The London Stock Exchange logo is pictured in London. BEN STANSALL/AFP/Getty Images

Criticism of the potential sale of the London Stock Exchange Group to its German rival Deutsche Börse is heating up in both countries. Shareholders, industry veterans and politicians are split over the merger outlined this month, which would create one of the world’s largest exchange operators.

Under the terms of the prospective deal, Deutsche Börse shareholders would own 54.4 per cent of the enlarged group while LSE shareholders would have the rest. The new holding company would be based in London, and Deutsche Börse chief executive Carsten Kengeter would be CEO of the combined group, according to the Financial Times.

In the City of London, there are divided opinions over whether it matters that the stock exchange’s centuries-long independence is poised to end. Intercontinental Exchange of the U.S. may pitch a rival bid for the LSE. Jean-Pierre Mustier, who previously headed the investment banking operations of both France's Société Générale and UniCredit, warned that the more distant an exchange becomes from its national base, the less likely it is to serve its fundamental purpose of giving companies improved access to capital, increased global profile and access to liquidity.

“The City needs an independent London Stock Exchange for the good of the United Kingdom,” Mustier told the Financial Times Sunday.

On the other hand, Robert Swannell, a former banker who is now chairman of Marks and Spencer, argued that the LSE should be part of a larger successful group, like Deutsche Börse, “rather than obsess about its ownership or the nationality of its CEO.”

Meanwhile, resistance to the proposed merger is growing in Germany, where politicians and industry experts have expressed fears that it will damage Frankfurt’s status as a global financial hub. Former Deutsche Börse director Manfred Zass has warned that the compromises contained within the “merger of equals” could undermine Frankfurt’s standing.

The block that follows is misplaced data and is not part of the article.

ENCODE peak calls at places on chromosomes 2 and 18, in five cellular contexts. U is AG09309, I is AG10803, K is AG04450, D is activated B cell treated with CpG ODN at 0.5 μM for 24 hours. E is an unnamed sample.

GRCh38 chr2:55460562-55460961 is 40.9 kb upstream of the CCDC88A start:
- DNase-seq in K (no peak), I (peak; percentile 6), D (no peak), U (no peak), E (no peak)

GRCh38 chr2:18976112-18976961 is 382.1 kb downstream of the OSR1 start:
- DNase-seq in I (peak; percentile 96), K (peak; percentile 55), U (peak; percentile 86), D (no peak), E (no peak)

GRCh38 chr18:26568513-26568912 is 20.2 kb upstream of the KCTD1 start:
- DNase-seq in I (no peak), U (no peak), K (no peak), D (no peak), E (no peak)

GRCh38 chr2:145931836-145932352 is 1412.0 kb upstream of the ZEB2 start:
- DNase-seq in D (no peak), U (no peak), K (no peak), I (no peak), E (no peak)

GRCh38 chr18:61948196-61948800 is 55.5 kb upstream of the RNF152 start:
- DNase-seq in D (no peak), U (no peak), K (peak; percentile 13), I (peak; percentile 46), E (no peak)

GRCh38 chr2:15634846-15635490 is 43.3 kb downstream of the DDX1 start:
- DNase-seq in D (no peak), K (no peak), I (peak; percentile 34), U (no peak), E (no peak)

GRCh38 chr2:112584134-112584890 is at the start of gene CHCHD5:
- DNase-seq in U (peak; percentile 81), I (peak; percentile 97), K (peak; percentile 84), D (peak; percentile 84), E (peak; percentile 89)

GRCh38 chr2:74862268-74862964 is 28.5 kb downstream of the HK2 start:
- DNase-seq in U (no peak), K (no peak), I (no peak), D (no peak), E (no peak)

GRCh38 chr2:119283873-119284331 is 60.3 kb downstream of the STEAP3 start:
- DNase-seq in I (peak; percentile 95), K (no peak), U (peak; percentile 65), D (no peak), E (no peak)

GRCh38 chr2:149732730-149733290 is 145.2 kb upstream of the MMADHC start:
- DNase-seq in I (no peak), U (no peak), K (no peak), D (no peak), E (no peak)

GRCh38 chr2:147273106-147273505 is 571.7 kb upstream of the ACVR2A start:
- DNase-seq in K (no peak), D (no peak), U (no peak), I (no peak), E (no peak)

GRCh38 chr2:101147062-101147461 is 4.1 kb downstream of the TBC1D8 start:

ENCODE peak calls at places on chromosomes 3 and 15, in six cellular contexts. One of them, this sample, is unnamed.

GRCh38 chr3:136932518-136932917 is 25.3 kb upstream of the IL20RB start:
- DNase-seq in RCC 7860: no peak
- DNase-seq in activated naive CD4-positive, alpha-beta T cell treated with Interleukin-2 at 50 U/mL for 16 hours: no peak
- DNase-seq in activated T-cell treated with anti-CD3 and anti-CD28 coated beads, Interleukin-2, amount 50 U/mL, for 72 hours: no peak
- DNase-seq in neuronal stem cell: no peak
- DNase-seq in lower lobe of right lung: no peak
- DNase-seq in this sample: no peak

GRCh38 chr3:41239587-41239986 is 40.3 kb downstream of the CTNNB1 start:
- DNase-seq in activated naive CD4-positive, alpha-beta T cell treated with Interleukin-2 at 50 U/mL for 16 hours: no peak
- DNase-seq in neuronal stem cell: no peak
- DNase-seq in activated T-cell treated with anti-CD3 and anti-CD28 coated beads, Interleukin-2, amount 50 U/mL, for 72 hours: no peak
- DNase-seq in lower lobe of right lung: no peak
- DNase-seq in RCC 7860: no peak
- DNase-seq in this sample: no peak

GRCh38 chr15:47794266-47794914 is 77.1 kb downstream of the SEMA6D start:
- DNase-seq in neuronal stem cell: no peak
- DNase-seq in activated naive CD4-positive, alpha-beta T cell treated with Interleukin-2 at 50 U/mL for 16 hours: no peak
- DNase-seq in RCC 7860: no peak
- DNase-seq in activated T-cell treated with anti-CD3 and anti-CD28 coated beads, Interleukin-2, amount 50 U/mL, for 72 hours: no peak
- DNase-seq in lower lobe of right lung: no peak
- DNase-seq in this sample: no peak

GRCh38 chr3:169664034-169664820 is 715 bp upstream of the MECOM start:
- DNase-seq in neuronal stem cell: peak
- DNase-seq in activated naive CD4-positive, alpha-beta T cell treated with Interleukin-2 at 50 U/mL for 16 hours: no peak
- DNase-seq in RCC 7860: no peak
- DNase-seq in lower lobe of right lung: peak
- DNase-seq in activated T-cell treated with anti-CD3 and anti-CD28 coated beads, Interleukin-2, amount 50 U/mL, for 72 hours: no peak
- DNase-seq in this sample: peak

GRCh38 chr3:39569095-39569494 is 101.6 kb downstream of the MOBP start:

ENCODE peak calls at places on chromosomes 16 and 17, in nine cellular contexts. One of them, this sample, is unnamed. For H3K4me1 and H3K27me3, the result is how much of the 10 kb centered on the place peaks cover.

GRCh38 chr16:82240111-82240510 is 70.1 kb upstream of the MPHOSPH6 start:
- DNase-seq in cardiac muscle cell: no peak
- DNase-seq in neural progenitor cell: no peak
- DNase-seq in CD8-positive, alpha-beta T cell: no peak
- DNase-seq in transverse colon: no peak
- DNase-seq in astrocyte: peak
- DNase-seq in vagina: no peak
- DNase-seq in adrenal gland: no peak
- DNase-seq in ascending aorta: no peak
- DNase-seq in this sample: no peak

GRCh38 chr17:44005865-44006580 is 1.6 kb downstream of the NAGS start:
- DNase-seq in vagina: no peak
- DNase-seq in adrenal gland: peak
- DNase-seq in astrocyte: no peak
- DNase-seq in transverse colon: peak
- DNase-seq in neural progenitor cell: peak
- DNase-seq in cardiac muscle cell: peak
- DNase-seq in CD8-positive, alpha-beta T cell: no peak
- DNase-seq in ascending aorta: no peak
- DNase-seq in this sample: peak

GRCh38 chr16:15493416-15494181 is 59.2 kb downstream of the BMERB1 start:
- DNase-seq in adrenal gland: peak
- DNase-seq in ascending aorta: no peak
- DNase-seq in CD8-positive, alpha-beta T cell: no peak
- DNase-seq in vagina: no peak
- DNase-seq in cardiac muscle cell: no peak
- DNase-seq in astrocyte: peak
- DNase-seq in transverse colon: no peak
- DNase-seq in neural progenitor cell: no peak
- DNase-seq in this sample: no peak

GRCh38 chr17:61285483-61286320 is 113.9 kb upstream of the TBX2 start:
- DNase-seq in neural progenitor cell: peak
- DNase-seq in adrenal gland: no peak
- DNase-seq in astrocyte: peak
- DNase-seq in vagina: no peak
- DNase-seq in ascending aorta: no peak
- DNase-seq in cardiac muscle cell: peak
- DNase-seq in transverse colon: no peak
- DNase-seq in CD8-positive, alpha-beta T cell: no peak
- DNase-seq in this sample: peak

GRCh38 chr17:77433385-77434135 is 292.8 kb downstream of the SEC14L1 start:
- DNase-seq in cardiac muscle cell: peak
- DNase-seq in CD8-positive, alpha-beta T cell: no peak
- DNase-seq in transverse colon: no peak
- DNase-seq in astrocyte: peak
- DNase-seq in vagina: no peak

“We should not be naïve. … With respect, if you know the push and pull behind such a merger, it sounds more like an investment banker fairy story,” Zass reportedly told German finance magazine Börsen-Zeitung. "The supposed parity — the boss here, the domicile there — creates a recognizably lopsided Frankfurt.”

Wilhelm Speckhardt, former mayor of the Frankfurt suburb of Eschborn, has called the plan to move the holding company to London “an unimaginable catastrophe for the town.” Ulrich Caspar, a member of the state parliament (Landtag) in Hesse, has said he’s concerned about the bulk of the combined group’s shareholder base coming from English-speaking nations.

“It is the task of the German, Hesse and Frankfurter politicians to ensure that the stock market can continue to develop,” Caspar reportedly told the German media. He was also a vocal opponent of Deutsche Börse’s ultimately unsuccessful plans to merge with the New York Stock Exchange in 2012, according to the Telegraph.

Like the LSE, the Baltic Exchange in the city of London has also remained independent — that is, until now. The Baltic Exchange, which provides information on maritime transportation markets, recently revealed it is looking at several offers to buy it. The front-runner is apparently the Singapore Exchange, but other prospective buyers that have been mentioned include China Merchants Group, a state-run trading corporation based in Hong Kong, according to the Economist.